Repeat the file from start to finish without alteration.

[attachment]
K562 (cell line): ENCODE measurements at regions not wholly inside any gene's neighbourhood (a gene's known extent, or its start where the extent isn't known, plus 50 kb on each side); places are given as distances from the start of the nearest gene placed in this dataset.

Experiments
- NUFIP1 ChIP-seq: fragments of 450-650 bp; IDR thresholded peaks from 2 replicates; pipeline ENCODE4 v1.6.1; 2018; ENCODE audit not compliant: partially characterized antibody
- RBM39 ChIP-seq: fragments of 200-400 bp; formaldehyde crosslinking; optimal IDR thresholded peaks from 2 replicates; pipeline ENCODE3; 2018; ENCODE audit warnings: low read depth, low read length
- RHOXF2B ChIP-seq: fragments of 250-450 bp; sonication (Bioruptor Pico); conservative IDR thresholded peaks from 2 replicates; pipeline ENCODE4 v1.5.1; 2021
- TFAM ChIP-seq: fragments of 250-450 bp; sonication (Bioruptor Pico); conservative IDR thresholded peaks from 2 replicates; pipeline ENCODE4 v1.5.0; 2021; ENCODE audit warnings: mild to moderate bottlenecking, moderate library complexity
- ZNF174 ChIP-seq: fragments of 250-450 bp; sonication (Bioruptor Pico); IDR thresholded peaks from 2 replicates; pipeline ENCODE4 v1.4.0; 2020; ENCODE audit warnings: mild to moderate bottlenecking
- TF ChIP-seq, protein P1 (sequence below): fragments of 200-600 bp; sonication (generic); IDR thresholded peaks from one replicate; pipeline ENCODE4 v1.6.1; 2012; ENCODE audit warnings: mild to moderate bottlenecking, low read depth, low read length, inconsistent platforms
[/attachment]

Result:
K562 (cell line): ENCODE measurements at regions not wholly inside any gene's neighbourhood (a gene's known extent, or its start where the extent isn't known, plus 50 kb on each side); places are given as distances from the start of the nearest gene placed in this dataset.

Experiments
- NUFIP1 ChIP-seq: fragments of 450-650 bp; IDR thresholded peaks from 2 replicates; pipeline ENCODE4 v1.6.1; 2018; ENCODE audit not compliant: partially characterized antibody
- RBM39 ChIP-seq: fragments of 200-400 bp; formaldehyde crosslinking; optimal IDR thresholded peaks from 2 replicates; pipeline ENCODE3; 2018; ENCODE audit warnings: low read depth, low read length
- RHOXF2B ChIP-seq: fragments of 250-450 bp; sonication (Bioruptor Pico); conservative IDR thresholded peaks from 2 replicates; pipeline ENCODE4 v1.5.1; 2021
- TFAM ChIP-seq: fragments of 250-450 bp; sonication (Bioruptor Pico); conservative IDR thresholded peaks from 2 replicates; pipeline ENCODE4 v1.5.0; 2021; ENCODE audit warnings: mild to moderate bottlenecking, moderate library complexity
- ZNF174 ChIP-seq: fragments of 250-450 bp; sonication (Bioruptor Pico); IDR thresholded peaks from 2 replicates; pipeline ENCODE4 v1.4.0; 2020; ENCODE audit warnings: mild to moderate bottlenecking
- TF ChIP-seq, protein P1 (sequence below): fragments of 200-600 bp; sonication (generic); IDR thresholded peaks from one replicate; pipeline ENCODE4 v1.6.1; 2012; ENCODE audit warnings: mild to moderate bottlenecking, low read depth, low read length, inconsistent platforms